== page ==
WHERE would Rangers be just now without David Cunningham King?

Would they have just installed Steven Gerrard as their new manager? Would they be waiting to launch a European campaign? Would they have signed seven players who had been identified by their Director of Football? Would they have taken back control of their retail operation? Would they be hopeful of challenging Celtic for silverware in the season ahead? It is all very unlikely.

The Ibrox club may not, as the forthcoming campaign is liable to show, be at the same level as their Parkhead rivals, but progress has certainly been made, both on and off the park, since King and his associates took control three years ago.

The previous regime, an unfortunate alliance between Greenock businessmen James and Sandy Easdale and Sports Direct tycoon Mike Ashley and his acolytes, had left Rangers facing a highly uncertain future. Crowds had plummeted to their lowest levels in three decades. There was concern about dwindling finances, alarm over the ownership of precious club assets and protests in the stands.

Where would it all have ended if King, George Letham, Douglas Park and George Taylor hadn’t come along when they did? And what would happen if the soft loans being provided by those wealthy benefactors and others were no longer forthcoming? How would the losses be offset? It just doesn’t bear thinking about for supporters who have been through so much trauma and turmoil during the past six years.

It is, then, no surprise that King commands the widespread, if not universal, backing of the support. Yes, there were banner displays and chants expressing discontent during a game at Ibrox following the heavy and humiliating defeats to Celtic last season. The subsequent appointment of Gerrard, though, has sent his approval rating through the roof.

But every action made by the inhabitants of the Rangers boardroom must, after the reigns of Sir David Murray, Craig Whyte, Charles Green and those who succeeded them, still be scrutinised and questioned by their followers and that is just not the case as things stand.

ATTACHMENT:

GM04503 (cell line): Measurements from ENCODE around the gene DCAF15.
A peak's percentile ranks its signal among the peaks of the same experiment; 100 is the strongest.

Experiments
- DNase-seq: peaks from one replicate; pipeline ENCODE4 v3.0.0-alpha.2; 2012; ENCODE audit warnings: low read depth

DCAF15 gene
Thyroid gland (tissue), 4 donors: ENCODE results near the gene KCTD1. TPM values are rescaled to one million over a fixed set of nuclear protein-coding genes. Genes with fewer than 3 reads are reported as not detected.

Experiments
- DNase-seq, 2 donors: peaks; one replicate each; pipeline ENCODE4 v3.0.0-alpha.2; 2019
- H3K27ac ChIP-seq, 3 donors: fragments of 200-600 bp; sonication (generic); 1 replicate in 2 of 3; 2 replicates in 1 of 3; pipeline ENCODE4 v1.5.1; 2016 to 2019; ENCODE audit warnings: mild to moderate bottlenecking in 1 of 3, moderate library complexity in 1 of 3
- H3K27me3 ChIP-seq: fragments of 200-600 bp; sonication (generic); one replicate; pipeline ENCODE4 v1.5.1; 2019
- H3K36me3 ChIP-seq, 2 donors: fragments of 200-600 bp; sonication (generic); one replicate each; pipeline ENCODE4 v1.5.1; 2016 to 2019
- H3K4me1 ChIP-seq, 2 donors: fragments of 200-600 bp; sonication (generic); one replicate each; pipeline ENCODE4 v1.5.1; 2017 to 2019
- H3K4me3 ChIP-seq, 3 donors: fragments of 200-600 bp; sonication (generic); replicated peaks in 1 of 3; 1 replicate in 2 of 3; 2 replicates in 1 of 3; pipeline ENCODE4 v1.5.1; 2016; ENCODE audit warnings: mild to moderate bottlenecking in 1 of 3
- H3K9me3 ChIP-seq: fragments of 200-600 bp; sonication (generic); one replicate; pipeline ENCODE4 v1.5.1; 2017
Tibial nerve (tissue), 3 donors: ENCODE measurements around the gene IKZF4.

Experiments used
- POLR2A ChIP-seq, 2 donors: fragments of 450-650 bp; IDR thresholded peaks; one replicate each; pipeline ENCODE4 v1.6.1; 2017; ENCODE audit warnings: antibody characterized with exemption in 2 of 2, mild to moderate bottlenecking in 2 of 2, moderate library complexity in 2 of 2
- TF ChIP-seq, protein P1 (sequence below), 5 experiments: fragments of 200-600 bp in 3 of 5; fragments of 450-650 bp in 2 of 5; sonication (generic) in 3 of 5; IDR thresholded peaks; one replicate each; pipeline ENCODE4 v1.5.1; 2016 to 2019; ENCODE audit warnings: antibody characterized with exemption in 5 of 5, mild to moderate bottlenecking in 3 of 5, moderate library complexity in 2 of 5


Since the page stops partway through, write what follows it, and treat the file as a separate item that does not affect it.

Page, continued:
The statement released by the Takeover Panel, who have been involved in a lengthy legal stand-off with King over his failure to make an offer to his fellow Rangers stakeholders for their shares, on Wednesday was practically ignored.

The Glasgow-born, Johannesburg-based businessman has repeatedly attempted to make light of this issue by insisting it is of no concern to Rangers. He did so again in a statement released to the BBC this week. “It is not something that I see as critical for the club,” he said.

But the reality is this sorry saga may yet have far-reaching implications for both King and Rangers.

He had insisted that he was unaware the funds for the shares had to be in a United Kingdom bank account in sterling rather than a South African bank account in rand and the requisite cash confirmation provided by an appropriate third party. During a media briefing at Ibrox back in May he said: “They changed the requirement as far as I’m concerned.”

But that was repeatedly challenged in the lengthy Takeover Panel missive. It read: “It was explained that cash confirmation would need to be provided by a UK financial adviser or bank stating that sterling funds were freely available in the UK and could not be withdrawn.”

So what exactly is the problem here? Is King unable to transfer the money out of South Africa where sizeable foreign exchange transactions are subject to controls or simply unwilling to? Few, if any, shareholders will accept the offer. So why not just comply with the Takeover Panel ruling and focus fully on rebuilding Rangers? This is an expensive and time-consuming process which has tarnished his reputation. Indeed, he has now had contempt of court proceedings initiated against him.

The prospect of King being “cold-shouldered” – which would prevent any individual or institution regulated by the Financial Conduct Authority from dealing with him of acting on his behalf – remains a very real one. That sanction would make his position as chairman untenable. And he has previously stated that his investment is incumbent on him holding that office.

Elsewhere, the share issue made possible by the passing of Resolution 11 at the AGM last year that was supposed to take place by the end of June and raise at least £6 million in fresh capital has not occurred.

The fans who flocked to Ibrox last night to see Rangers take on Bury in Steven Gerrard’s second game in charge are excited and optimistic about the season ahead but there remain reasons for them to be wary about what the future holds.